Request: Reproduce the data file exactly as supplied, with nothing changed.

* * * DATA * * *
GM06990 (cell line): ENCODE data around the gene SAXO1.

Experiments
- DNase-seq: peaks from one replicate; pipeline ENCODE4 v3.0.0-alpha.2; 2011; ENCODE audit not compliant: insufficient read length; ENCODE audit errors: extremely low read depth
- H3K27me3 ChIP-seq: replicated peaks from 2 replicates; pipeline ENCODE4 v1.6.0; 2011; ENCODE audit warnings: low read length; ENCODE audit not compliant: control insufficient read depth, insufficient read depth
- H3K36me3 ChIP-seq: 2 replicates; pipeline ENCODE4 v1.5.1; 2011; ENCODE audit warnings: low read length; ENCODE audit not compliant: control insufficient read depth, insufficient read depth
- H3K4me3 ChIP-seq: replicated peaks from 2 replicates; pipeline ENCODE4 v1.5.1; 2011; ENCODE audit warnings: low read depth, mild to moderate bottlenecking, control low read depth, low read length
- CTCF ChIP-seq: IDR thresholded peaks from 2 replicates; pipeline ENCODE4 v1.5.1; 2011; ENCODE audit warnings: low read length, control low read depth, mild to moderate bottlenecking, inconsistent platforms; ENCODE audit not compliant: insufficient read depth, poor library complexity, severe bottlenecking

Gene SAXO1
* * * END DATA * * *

GM06990 (cell line): ENCODE data around the gene SAXO1.

Experiments
- DNase-seq: peaks from one replicate; pipeline ENCODE4 v3.0.0-alpha.2; 2011; ENCODE audit not compliant: insufficient read length; ENCODE audit errors: extremely low read depth
- H3K27me3 ChIP-seq: replicated peaks from 2 replicates; pipeline ENCODE4 v1.6.0; 2011; ENCODE audit warnings: low read length; ENCODE audit not compliant: control insufficient read depth, insufficient read depth
- H3K36me3 ChIP-seq: 2 replicates; pipeline ENCODE4 v1.5.1; 2011; ENCODE audit warnings: low read length; ENCODE audit not compliant: control insufficient read depth, insufficient read depth
- H3K4me3 ChIP-seq: replicated peaks from 2 replicates; pipeline ENCODE4 v1.5.1; 2011; ENCODE audit warnings: low read depth, mild to moderate bottlenecking, control low read depth, low read length
- CTCF ChIP-seq: IDR thresholded peaks from 2 replicates; pipeline ENCODE4 v1.5.1; 2011; ENCODE audit warnings: low read length, control low read depth, mild to moderate bottlenecking, inconsistent platforms; ENCODE audit not compliant: insufficient read depth, poor library complexity, severe bottlenecking

Gene SAXO1